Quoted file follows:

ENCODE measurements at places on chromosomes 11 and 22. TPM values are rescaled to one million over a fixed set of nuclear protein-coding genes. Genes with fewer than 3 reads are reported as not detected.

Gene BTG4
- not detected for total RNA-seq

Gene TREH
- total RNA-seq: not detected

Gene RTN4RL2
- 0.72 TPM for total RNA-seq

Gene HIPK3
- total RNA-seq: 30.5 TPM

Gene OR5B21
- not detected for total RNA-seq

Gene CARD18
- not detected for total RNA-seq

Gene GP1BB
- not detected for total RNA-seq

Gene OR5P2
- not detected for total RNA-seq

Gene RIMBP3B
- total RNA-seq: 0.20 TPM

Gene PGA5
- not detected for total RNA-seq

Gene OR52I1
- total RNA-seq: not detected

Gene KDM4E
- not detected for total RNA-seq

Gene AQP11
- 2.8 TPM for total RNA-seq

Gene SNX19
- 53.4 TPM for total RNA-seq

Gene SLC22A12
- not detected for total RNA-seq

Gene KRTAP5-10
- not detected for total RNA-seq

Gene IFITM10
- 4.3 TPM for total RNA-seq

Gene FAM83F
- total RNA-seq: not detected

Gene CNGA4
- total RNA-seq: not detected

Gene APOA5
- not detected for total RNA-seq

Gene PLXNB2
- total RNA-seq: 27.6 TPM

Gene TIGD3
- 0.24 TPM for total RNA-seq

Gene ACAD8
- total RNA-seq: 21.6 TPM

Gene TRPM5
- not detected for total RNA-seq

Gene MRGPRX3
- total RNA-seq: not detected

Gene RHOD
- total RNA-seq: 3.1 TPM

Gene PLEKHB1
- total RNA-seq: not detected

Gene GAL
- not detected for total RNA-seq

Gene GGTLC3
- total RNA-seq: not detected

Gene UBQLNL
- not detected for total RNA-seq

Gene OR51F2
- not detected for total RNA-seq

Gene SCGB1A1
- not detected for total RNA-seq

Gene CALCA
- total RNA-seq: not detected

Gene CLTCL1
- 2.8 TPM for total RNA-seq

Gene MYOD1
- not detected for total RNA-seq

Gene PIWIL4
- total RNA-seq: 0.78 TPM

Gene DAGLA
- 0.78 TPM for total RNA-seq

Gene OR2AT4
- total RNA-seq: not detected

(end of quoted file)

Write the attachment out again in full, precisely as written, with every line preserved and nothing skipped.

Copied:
ENCODE measurements at places on chromosomes 11 and 22. TPM values are rescaled to one million over a fixed set of nuclear protein-coding genes. Genes with fewer than 3 reads are reported as not detected.

Gene BTG4
- not detected for total RNA-seq

Gene TREH
- total RNA-seq: not detected

Gene RTN4RL2
- 0.72 TPM for total RNA-seq

Gene HIPK3
- total RNA-seq: 30.5 TPM

Gene OR5B21
- not detected for total RNA-seq

Gene CARD18
- not detected for total RNA-seq

Gene GP1BB
- not detected for total RNA-seq

Gene OR5P2
- not detected for total RNA-seq

Gene RIMBP3B
- total RNA-seq: 0.20 TPM

Gene PGA5
- not detected for total RNA-seq

Gene OR52I1
- total RNA-seq: not detected

Gene KDM4E
- not detected for total RNA-seq

Gene AQP11
- 2.8 TPM for total RNA-seq

Gene SNX19
- 53.4 TPM for total RNA-seq

Gene SLC22A12
- not detected for total RNA-seq

Gene KRTAP5-10
- not detected for total RNA-seq

Gene IFITM10
- 4.3 TPM for total RNA-seq

Gene FAM83F
- total RNA-seq: not detected

Gene CNGA4
- total RNA-seq: not detected

Gene APOA5
- not detected for total RNA-seq

Gene PLXNB2
- total RNA-seq: 27.6 TPM

Gene TIGD3
- 0.24 TPM for total RNA-seq

Gene ACAD8
- total RNA-seq: 21.6 TPM

Gene TRPM5
- not detected for total RNA-seq

Gene MRGPRX3
- total RNA-seq: not detected

Gene RHOD
- total RNA-seq: 3.1 TPM

Gene PLEKHB1
- total RNA-seq: not detected

Gene GAL
- not detected for total RNA-seq

Gene GGTLC3
- total RNA-seq: not detected

Gene UBQLNL
- not detected for total RNA-seq

Gene OR51F2
- not detected for total RNA-seq

Gene SCGB1A1
- not detected for total RNA-seq

Gene CALCA
- total RNA-seq: not detected

Gene CLTCL1
- 2.8 TPM for total RNA-seq

Gene MYOD1
- not detected for total RNA-seq

Gene PIWIL4
- total RNA-seq: 0.78 TPM

Gene DAGLA
- 0.78 TPM for total RNA-seq

Gene OR2AT4
- total RNA-seq: not detected